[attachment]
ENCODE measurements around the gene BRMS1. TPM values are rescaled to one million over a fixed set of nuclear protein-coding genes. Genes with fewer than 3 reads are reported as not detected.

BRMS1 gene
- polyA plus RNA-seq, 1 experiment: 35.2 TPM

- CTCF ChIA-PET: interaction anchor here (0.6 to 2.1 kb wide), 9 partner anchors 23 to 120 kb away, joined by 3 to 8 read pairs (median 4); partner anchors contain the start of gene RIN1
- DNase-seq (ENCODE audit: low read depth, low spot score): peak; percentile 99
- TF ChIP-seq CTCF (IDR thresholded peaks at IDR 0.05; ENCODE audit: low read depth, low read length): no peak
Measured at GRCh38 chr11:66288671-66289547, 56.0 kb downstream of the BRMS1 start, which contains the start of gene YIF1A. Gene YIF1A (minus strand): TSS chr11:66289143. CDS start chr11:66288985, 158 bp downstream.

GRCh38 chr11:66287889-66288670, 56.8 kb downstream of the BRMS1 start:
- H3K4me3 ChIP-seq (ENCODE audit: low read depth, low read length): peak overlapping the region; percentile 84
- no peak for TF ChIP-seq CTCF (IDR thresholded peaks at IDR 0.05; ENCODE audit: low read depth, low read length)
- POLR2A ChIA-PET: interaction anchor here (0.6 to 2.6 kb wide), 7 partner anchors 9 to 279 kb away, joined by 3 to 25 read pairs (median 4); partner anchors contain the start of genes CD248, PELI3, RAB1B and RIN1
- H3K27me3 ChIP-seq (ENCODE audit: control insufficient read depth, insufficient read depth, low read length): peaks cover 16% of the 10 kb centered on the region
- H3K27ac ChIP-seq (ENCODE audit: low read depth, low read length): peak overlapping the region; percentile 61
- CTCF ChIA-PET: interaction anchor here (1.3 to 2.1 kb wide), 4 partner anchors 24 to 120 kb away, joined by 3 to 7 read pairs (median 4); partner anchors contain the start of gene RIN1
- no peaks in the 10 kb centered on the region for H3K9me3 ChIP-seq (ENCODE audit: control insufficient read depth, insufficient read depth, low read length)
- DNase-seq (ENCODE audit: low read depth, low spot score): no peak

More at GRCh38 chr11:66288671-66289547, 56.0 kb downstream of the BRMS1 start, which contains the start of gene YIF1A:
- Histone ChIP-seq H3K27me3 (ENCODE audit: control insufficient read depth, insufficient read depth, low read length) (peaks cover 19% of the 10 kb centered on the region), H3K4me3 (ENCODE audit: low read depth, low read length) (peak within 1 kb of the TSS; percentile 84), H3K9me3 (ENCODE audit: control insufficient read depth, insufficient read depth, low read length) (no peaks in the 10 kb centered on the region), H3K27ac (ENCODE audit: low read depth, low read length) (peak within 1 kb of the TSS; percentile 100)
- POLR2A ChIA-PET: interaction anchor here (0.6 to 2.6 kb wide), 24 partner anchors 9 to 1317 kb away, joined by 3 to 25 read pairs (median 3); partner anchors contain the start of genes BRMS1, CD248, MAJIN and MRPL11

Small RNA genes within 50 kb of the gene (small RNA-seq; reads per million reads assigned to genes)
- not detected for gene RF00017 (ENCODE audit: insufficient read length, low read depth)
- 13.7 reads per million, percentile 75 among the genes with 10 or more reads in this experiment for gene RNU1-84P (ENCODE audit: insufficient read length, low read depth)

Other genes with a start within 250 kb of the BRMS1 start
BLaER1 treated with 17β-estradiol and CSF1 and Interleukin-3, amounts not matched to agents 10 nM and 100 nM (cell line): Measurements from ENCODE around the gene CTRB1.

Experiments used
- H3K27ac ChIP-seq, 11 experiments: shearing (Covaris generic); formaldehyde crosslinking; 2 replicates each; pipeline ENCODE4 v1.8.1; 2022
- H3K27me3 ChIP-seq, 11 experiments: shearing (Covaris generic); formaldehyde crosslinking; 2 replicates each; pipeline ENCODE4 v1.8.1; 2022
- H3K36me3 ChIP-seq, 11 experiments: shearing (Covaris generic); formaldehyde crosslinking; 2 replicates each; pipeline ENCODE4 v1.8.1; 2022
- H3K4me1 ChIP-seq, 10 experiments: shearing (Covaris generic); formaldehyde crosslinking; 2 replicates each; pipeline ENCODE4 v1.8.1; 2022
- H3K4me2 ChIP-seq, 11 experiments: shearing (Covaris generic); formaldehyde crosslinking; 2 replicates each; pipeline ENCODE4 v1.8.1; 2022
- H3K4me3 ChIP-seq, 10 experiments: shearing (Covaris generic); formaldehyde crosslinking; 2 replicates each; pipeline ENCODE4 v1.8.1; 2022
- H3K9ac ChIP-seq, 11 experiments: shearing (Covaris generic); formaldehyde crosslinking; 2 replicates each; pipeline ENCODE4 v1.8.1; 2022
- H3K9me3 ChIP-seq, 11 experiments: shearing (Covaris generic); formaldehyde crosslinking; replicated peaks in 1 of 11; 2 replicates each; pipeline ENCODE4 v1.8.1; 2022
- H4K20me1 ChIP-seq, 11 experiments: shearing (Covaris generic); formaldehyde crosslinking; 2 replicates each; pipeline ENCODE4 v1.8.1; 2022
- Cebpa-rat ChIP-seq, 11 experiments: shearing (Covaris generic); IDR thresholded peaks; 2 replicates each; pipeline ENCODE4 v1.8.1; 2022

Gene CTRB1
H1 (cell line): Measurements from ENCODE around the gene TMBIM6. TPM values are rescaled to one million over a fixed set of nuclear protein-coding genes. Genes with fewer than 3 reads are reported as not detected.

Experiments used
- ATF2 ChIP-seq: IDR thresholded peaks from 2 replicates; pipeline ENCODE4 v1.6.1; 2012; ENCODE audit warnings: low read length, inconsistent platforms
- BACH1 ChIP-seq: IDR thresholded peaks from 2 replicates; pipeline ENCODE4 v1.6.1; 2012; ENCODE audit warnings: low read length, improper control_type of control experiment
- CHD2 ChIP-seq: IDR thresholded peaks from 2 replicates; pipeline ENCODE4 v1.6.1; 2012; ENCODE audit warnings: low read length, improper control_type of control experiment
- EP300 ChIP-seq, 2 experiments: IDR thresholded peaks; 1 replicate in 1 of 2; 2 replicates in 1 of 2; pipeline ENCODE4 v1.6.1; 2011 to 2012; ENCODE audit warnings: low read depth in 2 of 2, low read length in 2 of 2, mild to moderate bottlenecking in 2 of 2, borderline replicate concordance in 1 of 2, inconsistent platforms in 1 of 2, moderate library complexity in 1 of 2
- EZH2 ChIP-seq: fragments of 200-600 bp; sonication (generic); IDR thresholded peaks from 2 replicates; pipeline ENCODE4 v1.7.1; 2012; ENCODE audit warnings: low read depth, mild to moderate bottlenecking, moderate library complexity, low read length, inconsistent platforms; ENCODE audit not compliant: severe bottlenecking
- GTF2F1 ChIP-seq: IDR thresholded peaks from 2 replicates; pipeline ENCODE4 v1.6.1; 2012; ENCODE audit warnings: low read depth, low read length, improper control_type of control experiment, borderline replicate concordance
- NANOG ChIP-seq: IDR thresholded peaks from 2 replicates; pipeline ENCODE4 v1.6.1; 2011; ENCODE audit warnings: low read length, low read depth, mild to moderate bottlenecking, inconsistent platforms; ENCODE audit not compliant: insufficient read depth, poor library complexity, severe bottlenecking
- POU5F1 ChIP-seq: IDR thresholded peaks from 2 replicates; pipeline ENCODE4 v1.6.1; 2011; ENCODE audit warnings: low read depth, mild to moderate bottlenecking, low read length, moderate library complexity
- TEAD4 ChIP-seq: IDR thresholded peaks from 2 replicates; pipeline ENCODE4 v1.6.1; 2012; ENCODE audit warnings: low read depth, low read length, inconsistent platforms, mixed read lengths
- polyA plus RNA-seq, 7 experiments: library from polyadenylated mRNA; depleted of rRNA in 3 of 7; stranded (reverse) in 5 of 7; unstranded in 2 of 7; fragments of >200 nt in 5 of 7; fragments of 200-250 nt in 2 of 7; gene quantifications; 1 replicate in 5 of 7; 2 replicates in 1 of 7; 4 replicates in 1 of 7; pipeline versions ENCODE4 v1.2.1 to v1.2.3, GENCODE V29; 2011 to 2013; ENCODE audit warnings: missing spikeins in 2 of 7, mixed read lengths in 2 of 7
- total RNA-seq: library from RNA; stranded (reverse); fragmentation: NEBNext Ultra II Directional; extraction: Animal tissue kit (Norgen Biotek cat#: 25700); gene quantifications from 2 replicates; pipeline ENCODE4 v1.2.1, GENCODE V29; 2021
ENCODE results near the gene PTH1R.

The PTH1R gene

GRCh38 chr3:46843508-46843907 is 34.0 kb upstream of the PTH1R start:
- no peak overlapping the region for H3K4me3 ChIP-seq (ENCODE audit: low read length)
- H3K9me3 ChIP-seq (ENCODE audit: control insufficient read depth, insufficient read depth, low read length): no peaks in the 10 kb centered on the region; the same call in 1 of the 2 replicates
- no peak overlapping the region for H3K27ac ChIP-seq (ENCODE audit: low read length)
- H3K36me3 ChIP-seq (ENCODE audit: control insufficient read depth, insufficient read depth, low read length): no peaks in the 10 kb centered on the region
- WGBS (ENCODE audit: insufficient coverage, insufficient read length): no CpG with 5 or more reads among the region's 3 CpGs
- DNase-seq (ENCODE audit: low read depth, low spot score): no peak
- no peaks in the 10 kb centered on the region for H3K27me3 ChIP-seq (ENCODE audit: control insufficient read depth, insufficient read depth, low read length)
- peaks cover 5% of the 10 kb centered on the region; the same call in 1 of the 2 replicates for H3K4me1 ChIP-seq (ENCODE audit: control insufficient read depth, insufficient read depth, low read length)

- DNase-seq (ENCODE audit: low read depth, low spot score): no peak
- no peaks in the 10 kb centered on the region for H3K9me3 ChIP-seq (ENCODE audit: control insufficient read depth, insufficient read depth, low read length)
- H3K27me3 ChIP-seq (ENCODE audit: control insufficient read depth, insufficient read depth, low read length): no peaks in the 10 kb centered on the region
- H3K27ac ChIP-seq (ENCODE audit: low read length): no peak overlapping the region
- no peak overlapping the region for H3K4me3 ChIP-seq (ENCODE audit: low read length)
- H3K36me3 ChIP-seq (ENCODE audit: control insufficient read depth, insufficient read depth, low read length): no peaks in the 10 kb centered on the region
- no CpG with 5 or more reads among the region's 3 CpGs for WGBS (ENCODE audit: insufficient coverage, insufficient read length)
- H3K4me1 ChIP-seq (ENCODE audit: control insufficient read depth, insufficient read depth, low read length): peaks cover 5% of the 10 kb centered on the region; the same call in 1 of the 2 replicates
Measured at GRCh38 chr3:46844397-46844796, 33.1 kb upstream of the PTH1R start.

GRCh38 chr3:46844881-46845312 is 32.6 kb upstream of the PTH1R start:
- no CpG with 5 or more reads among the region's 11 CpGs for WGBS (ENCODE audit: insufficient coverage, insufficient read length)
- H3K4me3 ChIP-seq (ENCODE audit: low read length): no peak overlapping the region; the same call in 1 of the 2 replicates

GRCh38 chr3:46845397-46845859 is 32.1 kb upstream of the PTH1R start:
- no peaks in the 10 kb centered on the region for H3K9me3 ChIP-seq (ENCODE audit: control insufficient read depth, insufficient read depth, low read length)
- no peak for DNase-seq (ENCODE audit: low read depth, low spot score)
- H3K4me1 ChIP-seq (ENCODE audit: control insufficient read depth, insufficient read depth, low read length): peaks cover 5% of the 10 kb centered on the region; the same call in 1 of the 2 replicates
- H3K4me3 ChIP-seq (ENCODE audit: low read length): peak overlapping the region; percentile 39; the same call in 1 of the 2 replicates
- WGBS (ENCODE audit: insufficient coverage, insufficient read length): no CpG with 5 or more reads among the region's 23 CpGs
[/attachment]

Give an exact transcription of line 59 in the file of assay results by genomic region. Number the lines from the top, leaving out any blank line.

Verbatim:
- no peaks in the 10 kb centered on the region for H3K27me3 ChIP-seq (ENCODE audit: control insufficient read depth, insufficient read depth, low read length)